Before that, he worked for a number of years in housing at New York University and University of Connecticut. He came originally from Yreka, Cal., was an undergraduate at University of Oregon and received a masters in education and college personnel administration at Indiana University.Eckman connected with Portland State originally by being accepted into the doctorate program here in educational leadership. Once accepted, he looked for a job he could combine with school.”This fit perfectly with my school and my interests,” he said. He has many friends here from his connection with the University of Oregon. “So, this is a very comfortable place for me to come to.” He searched out this job on the Internet. This was the only job he applied for. He considers his path here smooth because he already understands the Oregon University System and the computer systems.
“I also really enjoyed when I was in New York working on the urban campus, so I’m really excited to be in an urban school,” Eckman said. “This is a job that’s really easy for me to get excited about.”The field of fine and performing arts he finds attractive because, he said, the students he has worked with in the past in this area are really passionate about what they’ve done.
“I think art is really easy to become passionate about.” He comes from a family of artists and musicians. In Ashland, he supervised a world music festival about six times a year. He also worked with the student radio station there and found the radio staff very passionate.
“One of the main jobs I have here is, when people who are organizing these groups get really excited their project, I’ll do anything I can to help it go more smoothly and work within the systems that are set up here. I hope no project is ever stopped because of a disappointment with the system, so my job will be to help those things go real smoothly.”
He’ll spend the next couple of months reconnecting with old friends and family in the area. When school starts, studies and the job will pretty much consume his time. He enjoys camping and hiking.His end goal is to continue to work in student affairs and to one day become a dean of students.
“Throughout all of this, the goal I keep in mind is to be a strong advocate for students within the university and make sure their needs are communicated to the rest of the university.”Mercedes Benton was born in Portland, attended Grant high school and graduated with a bachelors degree in history in 1999 from Oregon State University. She has just completed her work for a masters at Colorado State.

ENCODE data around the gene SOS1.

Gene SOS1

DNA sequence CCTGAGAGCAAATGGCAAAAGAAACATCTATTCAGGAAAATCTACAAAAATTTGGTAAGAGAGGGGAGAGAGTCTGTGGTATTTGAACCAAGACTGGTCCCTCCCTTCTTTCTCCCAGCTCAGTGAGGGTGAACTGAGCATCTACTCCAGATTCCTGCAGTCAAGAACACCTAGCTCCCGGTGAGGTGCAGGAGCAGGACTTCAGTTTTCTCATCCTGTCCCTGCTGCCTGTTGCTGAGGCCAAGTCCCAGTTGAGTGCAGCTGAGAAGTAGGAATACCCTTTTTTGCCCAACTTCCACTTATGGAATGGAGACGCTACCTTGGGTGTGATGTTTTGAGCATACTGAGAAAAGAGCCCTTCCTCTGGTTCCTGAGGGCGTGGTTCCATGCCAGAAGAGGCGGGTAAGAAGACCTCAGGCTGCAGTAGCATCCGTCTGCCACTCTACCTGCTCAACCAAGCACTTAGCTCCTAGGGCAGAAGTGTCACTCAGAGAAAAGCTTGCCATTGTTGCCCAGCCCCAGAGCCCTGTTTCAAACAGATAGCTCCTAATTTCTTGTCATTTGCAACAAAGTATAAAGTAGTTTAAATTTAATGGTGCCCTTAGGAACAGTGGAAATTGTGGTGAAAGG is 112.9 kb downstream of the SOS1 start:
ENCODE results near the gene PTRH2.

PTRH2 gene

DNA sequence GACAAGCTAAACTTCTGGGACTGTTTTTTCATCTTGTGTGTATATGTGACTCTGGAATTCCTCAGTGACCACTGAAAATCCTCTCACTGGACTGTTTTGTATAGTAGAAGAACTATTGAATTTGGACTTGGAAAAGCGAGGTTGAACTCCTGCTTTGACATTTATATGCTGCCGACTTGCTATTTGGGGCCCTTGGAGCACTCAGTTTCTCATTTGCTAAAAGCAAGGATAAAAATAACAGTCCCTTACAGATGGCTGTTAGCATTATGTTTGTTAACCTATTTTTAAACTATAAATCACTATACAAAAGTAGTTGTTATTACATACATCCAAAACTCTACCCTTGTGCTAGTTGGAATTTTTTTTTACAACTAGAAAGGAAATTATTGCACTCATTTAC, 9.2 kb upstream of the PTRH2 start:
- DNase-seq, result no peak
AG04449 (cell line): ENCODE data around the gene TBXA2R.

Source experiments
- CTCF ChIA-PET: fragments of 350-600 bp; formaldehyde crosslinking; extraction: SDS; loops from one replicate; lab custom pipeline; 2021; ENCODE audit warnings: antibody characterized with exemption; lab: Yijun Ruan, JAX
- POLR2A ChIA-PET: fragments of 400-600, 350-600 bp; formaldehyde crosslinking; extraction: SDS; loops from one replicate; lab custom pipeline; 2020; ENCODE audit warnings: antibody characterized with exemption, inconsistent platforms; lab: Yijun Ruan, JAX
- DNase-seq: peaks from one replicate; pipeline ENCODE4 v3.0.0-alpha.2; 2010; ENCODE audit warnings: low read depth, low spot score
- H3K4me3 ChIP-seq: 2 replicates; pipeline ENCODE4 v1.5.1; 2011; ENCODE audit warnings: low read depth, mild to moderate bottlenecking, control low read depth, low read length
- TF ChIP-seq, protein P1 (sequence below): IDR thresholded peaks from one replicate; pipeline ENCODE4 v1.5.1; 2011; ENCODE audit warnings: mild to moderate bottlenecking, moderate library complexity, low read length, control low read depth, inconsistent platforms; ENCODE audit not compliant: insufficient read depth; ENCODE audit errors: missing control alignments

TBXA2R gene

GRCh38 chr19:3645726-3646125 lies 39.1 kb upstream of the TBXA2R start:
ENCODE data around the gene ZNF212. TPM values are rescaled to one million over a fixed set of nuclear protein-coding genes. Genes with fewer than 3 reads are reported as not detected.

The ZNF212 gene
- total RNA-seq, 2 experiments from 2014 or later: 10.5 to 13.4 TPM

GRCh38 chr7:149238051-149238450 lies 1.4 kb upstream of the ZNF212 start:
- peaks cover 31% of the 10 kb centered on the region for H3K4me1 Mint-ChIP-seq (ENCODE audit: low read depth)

Following OSU, “I didn’t want to teach,” she said, “so I was encouraged to look at graduate programs in student affairs.” Colorado State had a program ranked in the top five, a program which provided a lot of practical experience in student affairs through internships and assistantships.Her masters paper raised the question, “Should African American students have separate support services at predominantly white institutions?” Essentially, she looked at a multicultural model.
“I think in the ideal world we want to have a university that has multiculturalism infused into every aspect. Unfortunately, we don’t live in the ideal world.” She saw one of the immediately attainable goals is to have support services that cater specifically to the black student population. She believes in the long run it would be advantageous to have such specific support services tailored to each minority group.
“When I started my graduate program, I had no intentions of coming back to Portland,” Benton said. “I was going to go to the East Coast.” But she found there were some good opportunities in Oregon and she decided she wanted to be close to her family.
“I liked the position the way it was set up because one of my passions and interests is working with minorities and it was a good fit for me.” Still, she feels qualified to advise Queers and Allies, even though it is not an ethnic minority.
“I’ve trained on racism, sexism, ageism, anything with an ‘ism’ in it,” she said.
As for her vision, “I want to definitely put myself in a position where I’m a student advocate. Where I support student initiative. I want to be in a position where I provide and cultivate leadership development with the students that I work with.”
She also wants to create an atmosphere where students feel free and comfortable to discuss issues within the organization. “Kind of an open-door policy.”
She likes music and basketball and good food. Her dad works for Sarah Lee in sales so she gets his opinions about which restaurants are good.
“I look forward to working with students and I’m excited about being back in Portland. I think Portland State will be good for me professionally.” She sees herself in five or six years in student affairs administration or at any rate working with students at some capacity.